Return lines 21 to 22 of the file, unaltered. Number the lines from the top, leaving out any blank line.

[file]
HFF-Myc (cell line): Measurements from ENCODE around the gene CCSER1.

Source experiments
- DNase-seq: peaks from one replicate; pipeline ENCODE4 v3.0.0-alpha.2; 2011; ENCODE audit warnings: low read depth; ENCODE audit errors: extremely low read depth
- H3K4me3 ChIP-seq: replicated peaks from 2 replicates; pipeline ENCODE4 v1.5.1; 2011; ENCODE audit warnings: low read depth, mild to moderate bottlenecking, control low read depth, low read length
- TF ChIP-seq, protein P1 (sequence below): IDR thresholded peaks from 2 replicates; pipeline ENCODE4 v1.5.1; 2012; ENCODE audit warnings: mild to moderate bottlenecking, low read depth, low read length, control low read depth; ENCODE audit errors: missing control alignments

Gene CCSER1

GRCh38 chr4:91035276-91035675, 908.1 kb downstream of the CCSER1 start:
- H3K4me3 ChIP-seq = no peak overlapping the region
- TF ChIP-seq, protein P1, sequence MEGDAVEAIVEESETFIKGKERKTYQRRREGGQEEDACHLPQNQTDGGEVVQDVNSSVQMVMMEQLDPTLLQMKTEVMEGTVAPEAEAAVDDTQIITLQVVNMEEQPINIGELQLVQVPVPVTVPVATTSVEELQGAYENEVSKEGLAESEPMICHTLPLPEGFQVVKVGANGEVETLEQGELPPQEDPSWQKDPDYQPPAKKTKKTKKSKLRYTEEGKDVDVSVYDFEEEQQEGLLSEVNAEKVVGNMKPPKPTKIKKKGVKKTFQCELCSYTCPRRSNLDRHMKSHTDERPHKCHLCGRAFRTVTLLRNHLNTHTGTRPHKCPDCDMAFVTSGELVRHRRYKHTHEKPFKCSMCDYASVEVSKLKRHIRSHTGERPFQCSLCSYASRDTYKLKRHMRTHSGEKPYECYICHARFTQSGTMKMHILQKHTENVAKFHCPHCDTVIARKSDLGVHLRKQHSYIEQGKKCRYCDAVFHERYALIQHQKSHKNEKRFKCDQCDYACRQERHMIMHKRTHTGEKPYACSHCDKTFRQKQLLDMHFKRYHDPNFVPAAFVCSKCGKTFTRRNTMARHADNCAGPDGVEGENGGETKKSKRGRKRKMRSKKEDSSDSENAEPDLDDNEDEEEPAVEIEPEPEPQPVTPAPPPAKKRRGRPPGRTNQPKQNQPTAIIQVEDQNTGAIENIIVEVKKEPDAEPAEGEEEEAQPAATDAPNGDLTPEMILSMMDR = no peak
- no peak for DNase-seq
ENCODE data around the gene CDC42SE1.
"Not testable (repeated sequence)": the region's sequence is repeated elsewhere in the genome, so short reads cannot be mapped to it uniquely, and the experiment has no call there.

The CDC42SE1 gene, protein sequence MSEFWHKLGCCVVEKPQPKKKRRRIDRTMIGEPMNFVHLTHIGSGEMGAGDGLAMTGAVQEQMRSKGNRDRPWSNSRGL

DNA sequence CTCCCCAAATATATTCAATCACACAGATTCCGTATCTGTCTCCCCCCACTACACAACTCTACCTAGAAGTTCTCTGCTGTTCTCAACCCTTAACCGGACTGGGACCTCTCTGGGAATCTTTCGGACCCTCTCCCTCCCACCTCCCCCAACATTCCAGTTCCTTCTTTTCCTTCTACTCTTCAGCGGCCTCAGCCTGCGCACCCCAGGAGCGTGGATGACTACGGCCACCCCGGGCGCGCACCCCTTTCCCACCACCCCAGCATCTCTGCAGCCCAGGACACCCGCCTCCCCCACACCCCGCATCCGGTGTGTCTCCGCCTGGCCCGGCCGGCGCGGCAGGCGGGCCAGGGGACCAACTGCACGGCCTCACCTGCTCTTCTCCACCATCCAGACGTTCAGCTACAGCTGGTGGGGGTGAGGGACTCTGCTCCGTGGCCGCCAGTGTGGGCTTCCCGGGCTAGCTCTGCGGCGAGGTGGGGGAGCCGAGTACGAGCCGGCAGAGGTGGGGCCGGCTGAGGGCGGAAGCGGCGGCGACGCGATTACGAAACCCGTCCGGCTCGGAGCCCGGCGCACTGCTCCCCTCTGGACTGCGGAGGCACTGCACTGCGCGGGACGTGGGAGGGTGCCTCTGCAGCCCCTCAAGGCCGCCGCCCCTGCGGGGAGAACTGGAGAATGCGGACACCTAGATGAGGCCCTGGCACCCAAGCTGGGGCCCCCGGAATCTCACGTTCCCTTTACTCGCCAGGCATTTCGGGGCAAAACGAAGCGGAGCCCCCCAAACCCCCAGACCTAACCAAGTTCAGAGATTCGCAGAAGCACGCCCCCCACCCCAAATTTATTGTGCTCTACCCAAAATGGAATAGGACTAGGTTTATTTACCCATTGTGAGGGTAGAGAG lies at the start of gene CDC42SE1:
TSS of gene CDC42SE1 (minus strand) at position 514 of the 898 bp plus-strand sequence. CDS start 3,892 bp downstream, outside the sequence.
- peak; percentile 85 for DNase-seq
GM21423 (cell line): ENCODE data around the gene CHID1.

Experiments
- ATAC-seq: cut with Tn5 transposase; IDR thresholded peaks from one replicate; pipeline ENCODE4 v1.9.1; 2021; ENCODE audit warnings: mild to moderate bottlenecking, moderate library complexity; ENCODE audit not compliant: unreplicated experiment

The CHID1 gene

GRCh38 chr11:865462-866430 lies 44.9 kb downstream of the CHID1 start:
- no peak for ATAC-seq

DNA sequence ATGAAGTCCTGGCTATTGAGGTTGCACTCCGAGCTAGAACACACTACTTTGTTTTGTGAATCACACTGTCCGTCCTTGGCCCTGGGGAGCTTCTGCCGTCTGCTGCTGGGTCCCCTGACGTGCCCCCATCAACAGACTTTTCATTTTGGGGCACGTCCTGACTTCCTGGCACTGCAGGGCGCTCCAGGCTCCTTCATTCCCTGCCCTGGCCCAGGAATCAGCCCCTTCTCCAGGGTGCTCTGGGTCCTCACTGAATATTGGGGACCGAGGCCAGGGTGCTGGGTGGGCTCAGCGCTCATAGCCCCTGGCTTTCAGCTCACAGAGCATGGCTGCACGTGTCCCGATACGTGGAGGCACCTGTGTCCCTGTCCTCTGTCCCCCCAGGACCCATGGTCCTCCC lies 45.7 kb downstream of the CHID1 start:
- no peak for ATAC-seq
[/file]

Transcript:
GRCh38 chr11:865462-866430 lies 44.9 kb downstream of the CHID1 start:
- no peak for ATAC-seq